In pathological staes associated with hypermetabolism, such as acute sepsis, there is marked negative N balance. It has been suggested that the pathway for this response is via leukocyte pyrogen (interleukin I) acting on cyclooxygenase to stimulate prostaglandin release, which then stimulates proteolysis via the lysosomal pathway. In vitro, cyclooxygenase inhibitors decrease proteolysis in muscle tissue from septic rats. We tested this hypothesis in vivo in severely septic patients by using aspirin as the test cyclooxygenase inhibitor. Septic patients (n = 4) were given a primed, constant infusion (183 mg prime, then 37 mg/hr) of 15N-labeled urea for 6 hr to obtain a blood [15N]urea plateau. Blood samples were taken every 30 min. At 180 min 1500 mg of aspirin was given po. If aspirin inhibited protein breakdown, the plateau level should rise, since less cold urea derived from protein breakdown will enter the urea pool. Aspirin did not cause any change in either the BUN concentration, its 15N enrichment, or any of the plasma amino acids. In conclusion, cyclooxygenase inhibition by aspirin in vivo does not decrease protein breakdown in hypercatabolic septic patients.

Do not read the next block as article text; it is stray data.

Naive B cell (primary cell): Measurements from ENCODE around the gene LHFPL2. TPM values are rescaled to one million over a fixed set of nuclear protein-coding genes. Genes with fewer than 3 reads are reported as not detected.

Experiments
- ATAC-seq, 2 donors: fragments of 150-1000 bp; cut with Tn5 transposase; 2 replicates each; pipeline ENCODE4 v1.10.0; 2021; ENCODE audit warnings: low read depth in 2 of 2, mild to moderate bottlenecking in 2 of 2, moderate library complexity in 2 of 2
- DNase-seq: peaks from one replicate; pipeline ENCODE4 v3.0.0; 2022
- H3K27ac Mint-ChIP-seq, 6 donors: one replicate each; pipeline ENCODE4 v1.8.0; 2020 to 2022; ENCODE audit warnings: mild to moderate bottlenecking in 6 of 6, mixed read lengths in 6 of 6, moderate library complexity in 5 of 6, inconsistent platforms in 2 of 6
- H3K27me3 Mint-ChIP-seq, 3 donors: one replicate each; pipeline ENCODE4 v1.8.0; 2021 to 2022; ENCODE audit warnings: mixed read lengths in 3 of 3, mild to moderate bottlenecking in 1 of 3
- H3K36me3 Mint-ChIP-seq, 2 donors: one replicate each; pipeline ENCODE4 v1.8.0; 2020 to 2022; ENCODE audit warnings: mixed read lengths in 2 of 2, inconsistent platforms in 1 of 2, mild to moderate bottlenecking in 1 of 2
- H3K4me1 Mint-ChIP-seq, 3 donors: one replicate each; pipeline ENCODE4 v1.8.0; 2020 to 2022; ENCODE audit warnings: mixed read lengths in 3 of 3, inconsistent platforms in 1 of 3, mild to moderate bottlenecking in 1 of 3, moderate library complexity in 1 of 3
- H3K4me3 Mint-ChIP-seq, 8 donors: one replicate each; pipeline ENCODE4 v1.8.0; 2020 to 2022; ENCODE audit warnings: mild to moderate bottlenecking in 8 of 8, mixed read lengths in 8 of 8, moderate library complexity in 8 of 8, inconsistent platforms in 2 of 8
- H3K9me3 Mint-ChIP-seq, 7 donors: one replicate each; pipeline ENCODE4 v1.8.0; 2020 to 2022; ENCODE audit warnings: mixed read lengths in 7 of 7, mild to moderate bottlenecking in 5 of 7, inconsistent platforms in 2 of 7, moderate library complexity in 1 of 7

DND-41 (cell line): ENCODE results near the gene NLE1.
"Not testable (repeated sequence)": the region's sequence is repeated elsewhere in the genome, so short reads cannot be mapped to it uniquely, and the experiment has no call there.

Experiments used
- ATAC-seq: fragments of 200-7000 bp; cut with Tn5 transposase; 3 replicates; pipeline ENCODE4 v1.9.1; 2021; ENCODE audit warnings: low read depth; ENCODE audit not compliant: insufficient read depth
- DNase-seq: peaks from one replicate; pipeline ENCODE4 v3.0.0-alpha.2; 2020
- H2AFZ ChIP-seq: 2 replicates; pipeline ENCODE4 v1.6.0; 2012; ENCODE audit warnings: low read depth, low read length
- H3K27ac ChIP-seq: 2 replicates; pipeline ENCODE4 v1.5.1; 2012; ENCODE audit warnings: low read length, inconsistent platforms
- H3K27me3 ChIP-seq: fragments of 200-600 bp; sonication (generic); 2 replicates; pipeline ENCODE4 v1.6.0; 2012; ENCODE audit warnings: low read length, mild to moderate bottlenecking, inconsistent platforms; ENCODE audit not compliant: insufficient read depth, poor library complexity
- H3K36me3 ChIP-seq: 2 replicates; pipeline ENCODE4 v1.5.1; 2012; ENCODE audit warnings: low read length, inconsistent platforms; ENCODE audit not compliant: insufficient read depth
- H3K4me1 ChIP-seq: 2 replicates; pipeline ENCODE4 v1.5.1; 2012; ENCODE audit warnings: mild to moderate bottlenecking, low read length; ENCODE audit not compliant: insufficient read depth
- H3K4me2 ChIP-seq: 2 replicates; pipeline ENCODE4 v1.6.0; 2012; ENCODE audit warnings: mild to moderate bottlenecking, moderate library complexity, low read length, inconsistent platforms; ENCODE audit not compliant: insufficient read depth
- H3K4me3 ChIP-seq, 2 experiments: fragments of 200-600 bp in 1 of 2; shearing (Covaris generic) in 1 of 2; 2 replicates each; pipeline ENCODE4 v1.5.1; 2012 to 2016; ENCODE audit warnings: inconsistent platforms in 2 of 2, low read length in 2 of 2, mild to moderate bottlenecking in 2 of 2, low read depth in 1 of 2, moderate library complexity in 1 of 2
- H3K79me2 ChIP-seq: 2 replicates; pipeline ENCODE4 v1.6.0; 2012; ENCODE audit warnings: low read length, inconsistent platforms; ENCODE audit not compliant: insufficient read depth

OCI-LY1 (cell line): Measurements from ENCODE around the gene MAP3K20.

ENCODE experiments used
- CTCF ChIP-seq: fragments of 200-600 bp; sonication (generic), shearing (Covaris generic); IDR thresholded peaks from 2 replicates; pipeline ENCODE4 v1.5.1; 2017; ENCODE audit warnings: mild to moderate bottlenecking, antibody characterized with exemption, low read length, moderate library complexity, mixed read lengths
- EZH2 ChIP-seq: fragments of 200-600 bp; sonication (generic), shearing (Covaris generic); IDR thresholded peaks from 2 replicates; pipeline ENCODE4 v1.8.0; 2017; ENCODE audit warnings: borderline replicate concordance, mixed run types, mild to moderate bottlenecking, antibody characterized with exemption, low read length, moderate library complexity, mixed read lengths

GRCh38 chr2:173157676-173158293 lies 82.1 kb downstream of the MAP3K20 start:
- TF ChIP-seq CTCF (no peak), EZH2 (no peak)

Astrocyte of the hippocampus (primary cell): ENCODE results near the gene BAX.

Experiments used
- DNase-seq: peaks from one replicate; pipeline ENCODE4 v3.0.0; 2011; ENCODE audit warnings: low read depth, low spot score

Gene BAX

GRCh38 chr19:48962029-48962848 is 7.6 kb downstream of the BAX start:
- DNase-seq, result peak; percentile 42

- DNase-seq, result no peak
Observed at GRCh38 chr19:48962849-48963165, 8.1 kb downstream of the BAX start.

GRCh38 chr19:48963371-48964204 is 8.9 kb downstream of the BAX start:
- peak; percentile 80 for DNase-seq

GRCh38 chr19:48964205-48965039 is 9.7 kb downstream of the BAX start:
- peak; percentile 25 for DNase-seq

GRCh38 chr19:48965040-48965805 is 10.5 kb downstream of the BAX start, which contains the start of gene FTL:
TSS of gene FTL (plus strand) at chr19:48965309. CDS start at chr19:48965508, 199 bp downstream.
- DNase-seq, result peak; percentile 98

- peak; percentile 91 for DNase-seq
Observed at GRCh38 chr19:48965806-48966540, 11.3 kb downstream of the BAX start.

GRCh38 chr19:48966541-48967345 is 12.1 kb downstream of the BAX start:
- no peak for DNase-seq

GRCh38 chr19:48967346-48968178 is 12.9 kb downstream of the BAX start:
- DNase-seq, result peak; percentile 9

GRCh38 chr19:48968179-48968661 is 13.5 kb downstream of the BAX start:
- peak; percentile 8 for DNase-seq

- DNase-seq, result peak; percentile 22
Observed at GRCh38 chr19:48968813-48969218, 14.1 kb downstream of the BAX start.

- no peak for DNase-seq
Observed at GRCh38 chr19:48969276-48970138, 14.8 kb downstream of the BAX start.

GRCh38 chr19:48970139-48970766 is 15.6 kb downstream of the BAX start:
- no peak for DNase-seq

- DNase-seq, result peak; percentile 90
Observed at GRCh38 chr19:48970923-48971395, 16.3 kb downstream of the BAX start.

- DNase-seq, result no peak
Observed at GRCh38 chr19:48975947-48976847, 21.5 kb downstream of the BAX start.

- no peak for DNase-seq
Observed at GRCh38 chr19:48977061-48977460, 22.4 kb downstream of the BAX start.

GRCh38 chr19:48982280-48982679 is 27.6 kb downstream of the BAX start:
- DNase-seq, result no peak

All Science Journal Classification (ASJC) codes
- Endocrinology, Diabetes and Metabolism